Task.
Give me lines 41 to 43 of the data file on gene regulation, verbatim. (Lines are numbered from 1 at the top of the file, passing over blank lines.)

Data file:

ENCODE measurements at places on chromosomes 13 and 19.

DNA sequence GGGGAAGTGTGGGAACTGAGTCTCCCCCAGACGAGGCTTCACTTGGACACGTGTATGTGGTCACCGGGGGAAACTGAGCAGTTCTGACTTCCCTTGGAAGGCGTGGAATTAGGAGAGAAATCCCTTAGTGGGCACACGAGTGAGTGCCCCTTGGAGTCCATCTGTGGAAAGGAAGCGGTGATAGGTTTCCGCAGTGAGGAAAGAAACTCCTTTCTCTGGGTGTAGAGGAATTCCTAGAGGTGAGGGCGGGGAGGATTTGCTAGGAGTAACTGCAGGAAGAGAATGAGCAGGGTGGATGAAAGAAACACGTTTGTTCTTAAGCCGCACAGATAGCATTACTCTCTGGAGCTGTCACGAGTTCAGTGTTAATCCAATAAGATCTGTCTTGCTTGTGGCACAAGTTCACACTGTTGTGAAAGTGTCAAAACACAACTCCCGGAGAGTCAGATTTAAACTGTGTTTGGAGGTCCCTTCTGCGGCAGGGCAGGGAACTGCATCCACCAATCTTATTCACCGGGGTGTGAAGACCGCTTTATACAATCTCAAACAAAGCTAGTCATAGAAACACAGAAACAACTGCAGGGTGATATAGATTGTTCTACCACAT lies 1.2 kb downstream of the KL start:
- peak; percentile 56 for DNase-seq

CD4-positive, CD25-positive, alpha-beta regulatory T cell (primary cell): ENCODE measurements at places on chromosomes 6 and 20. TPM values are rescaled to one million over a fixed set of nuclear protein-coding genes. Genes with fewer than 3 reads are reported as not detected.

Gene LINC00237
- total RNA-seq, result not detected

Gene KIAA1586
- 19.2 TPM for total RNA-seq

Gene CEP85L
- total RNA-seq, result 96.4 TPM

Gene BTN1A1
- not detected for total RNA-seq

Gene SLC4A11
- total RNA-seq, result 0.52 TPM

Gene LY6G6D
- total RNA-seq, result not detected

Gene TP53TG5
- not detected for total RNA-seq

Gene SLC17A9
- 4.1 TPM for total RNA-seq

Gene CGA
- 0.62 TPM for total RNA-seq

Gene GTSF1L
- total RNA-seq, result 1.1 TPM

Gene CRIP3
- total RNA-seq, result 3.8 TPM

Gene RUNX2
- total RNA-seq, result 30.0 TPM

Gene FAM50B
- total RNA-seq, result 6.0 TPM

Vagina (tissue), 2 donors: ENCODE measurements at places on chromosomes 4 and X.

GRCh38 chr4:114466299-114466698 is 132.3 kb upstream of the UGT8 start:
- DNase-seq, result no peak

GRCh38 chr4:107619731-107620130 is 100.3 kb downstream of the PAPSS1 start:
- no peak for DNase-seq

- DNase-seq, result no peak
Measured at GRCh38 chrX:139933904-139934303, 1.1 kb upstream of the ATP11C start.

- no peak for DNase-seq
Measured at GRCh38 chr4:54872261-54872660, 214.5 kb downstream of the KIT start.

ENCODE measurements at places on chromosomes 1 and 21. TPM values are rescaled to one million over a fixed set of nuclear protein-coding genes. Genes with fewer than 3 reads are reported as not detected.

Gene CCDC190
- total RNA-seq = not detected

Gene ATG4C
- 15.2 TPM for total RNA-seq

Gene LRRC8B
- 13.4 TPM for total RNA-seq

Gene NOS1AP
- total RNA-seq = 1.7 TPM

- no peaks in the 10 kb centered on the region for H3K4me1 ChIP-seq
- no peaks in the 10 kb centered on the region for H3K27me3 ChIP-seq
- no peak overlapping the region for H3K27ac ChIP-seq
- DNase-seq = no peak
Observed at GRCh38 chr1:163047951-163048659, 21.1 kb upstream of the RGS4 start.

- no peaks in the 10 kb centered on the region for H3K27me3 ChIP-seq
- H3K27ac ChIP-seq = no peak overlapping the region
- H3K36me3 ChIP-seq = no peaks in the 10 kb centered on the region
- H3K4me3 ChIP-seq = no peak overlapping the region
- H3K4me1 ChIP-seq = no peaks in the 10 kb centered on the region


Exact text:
Gene CCDC190
- total RNA-seq = not detected

Gene ATG4C